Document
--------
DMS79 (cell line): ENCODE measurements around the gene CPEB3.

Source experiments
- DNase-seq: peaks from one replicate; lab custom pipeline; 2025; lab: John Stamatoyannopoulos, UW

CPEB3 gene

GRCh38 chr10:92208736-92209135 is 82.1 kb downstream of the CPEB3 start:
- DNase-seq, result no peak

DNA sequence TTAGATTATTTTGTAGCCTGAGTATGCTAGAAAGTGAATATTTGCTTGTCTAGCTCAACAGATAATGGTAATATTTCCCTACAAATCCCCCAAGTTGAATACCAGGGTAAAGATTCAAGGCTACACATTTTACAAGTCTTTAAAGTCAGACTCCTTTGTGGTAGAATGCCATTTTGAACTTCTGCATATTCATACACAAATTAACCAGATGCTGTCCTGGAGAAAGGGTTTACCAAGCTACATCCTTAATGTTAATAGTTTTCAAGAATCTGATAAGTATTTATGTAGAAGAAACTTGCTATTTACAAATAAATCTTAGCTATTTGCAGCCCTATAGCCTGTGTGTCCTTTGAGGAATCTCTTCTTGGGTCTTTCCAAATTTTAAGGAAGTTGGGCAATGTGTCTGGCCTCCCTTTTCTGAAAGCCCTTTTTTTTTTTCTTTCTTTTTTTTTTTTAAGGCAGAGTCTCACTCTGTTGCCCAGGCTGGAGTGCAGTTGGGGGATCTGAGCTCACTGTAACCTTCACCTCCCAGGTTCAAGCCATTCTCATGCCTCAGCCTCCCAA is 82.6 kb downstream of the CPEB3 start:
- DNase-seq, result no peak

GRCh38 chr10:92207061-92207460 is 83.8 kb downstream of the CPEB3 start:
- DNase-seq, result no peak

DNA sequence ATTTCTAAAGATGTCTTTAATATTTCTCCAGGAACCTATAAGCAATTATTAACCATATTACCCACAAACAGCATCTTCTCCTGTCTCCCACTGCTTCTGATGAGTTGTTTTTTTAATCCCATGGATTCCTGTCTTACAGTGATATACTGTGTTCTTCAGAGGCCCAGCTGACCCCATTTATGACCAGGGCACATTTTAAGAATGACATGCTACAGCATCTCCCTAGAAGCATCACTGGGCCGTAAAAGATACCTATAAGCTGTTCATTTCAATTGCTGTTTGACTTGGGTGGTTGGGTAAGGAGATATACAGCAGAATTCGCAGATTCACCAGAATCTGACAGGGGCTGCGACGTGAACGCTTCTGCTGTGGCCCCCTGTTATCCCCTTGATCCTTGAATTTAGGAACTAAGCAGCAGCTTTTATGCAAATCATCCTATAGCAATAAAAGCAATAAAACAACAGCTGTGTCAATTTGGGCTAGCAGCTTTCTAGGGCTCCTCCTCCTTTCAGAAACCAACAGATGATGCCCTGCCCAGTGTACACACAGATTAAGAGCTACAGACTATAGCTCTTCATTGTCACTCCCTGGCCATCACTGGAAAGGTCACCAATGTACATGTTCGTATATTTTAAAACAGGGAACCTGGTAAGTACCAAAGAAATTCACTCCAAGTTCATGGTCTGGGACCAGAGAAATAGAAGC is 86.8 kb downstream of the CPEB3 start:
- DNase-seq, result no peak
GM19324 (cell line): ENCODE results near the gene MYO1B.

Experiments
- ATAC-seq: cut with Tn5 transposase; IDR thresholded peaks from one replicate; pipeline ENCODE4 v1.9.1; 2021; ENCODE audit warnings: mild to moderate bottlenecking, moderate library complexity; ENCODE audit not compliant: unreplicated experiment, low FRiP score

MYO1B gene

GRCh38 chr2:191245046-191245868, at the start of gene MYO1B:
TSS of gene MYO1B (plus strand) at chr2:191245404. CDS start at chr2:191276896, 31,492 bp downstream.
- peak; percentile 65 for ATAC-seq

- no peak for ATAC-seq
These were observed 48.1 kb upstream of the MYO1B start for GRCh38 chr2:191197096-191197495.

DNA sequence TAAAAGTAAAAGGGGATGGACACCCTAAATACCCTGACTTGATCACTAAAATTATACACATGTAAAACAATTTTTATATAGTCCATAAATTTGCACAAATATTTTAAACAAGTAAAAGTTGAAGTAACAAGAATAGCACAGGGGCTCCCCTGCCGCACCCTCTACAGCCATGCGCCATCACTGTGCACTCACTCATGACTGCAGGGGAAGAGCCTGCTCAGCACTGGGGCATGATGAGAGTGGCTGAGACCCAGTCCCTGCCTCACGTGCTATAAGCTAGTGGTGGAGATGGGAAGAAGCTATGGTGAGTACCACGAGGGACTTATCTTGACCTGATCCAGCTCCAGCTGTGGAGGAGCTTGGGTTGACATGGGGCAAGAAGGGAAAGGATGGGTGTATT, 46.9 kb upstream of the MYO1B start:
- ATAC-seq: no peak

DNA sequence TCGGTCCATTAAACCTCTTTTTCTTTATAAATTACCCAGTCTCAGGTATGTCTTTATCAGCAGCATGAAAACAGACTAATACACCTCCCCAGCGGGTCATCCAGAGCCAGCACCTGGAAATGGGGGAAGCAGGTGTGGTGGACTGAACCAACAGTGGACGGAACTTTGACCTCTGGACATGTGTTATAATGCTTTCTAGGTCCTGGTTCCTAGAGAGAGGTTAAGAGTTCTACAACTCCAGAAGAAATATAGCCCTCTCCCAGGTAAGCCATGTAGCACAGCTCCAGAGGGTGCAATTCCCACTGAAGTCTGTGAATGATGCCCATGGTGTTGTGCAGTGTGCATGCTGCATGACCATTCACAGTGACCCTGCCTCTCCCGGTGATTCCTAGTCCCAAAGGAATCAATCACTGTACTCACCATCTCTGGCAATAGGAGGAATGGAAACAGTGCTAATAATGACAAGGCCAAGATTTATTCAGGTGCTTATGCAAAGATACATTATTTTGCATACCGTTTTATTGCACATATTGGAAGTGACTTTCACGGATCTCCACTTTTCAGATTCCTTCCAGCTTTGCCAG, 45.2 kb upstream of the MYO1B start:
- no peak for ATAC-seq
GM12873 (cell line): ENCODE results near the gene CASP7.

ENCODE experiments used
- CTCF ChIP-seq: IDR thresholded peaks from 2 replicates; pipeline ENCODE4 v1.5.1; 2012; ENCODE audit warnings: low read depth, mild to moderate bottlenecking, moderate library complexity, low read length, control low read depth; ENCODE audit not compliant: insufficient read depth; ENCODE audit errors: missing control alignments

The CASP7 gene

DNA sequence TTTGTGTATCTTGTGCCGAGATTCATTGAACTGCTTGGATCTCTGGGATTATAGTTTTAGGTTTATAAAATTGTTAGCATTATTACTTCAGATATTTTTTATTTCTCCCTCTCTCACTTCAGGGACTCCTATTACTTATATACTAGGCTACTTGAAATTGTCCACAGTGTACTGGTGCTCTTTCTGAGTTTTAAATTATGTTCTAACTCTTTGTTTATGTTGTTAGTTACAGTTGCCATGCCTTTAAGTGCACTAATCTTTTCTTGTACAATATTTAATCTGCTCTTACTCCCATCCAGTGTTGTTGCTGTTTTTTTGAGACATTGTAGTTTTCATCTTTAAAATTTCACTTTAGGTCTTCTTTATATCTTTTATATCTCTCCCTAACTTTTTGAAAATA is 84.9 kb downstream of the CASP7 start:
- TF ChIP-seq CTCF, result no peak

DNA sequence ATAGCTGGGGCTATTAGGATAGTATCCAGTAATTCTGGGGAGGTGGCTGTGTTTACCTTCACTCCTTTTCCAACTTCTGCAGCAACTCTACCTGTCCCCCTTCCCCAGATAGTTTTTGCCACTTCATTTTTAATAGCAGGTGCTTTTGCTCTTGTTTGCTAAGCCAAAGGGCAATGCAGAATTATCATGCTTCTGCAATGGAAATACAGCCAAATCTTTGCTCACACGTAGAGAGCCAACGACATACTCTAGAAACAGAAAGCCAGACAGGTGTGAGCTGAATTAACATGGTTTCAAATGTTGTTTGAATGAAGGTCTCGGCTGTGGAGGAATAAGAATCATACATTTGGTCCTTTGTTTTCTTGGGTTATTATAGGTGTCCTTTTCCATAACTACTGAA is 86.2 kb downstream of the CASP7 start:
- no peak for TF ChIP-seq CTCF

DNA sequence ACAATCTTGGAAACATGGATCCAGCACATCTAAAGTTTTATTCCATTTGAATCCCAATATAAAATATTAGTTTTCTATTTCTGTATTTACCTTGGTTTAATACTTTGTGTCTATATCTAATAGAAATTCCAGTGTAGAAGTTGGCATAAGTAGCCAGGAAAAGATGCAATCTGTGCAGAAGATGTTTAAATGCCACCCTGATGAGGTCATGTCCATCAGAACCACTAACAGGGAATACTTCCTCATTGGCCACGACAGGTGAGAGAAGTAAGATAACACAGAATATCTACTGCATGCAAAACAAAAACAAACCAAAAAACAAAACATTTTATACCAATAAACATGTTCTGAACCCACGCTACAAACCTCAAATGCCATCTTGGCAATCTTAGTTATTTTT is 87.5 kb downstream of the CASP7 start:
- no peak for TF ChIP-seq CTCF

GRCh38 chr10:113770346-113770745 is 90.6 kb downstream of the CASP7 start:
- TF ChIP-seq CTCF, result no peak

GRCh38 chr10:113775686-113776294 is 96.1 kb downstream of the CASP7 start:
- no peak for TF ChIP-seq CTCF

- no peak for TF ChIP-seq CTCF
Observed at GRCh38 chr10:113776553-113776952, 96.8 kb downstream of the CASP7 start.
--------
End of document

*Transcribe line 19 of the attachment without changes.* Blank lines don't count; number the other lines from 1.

- peak; percentile 65 for ATAC-seq